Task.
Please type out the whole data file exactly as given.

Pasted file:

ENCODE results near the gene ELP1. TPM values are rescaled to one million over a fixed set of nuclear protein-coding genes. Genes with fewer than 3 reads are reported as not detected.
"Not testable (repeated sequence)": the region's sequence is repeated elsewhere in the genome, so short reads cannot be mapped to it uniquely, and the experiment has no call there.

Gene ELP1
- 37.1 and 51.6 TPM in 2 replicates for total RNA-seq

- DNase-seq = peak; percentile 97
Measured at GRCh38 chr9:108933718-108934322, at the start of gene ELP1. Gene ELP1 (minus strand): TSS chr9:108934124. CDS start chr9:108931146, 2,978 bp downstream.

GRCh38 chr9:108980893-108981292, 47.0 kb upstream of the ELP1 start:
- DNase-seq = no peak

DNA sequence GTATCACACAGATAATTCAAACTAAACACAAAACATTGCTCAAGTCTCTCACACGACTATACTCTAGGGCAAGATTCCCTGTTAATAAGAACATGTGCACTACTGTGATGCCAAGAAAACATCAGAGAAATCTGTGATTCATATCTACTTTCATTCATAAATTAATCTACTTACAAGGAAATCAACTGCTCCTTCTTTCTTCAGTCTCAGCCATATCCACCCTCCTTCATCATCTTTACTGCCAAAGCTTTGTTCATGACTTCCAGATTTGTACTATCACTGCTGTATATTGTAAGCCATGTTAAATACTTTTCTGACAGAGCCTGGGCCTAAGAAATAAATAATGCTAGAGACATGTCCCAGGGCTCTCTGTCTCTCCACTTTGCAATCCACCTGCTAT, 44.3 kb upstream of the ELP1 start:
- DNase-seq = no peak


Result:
ENCODE results near the gene ELP1. TPM values are rescaled to one million over a fixed set of nuclear protein-coding genes. Genes with fewer than 3 reads are reported as not detected.
"Not testable (repeated sequence)": the region's sequence is repeated elsewhere in the genome, so short reads cannot be mapped to it uniquely, and the experiment has no call there.

Gene ELP1
- 37.1 and 51.6 TPM in 2 replicates for total RNA-seq

- DNase-seq = peak; percentile 97
Measured at GRCh38 chr9:108933718-108934322, at the start of gene ELP1. Gene ELP1 (minus strand): TSS chr9:108934124. CDS start chr9:108931146, 2,978 bp downstream.

GRCh38 chr9:108980893-108981292, 47.0 kb upstream of the ELP1 start:
- DNase-seq = no peak

DNA sequence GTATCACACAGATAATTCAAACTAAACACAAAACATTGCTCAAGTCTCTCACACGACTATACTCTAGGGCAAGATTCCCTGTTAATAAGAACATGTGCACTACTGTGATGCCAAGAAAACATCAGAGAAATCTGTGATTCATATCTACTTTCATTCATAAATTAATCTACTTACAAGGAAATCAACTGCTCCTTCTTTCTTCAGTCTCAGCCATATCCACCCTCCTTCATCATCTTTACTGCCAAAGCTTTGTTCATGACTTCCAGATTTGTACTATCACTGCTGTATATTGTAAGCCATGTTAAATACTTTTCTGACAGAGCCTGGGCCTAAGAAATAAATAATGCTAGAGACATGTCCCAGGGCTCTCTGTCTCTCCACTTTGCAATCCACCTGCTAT, 44.3 kb upstream of the ELP1 start:
- DNase-seq = no peak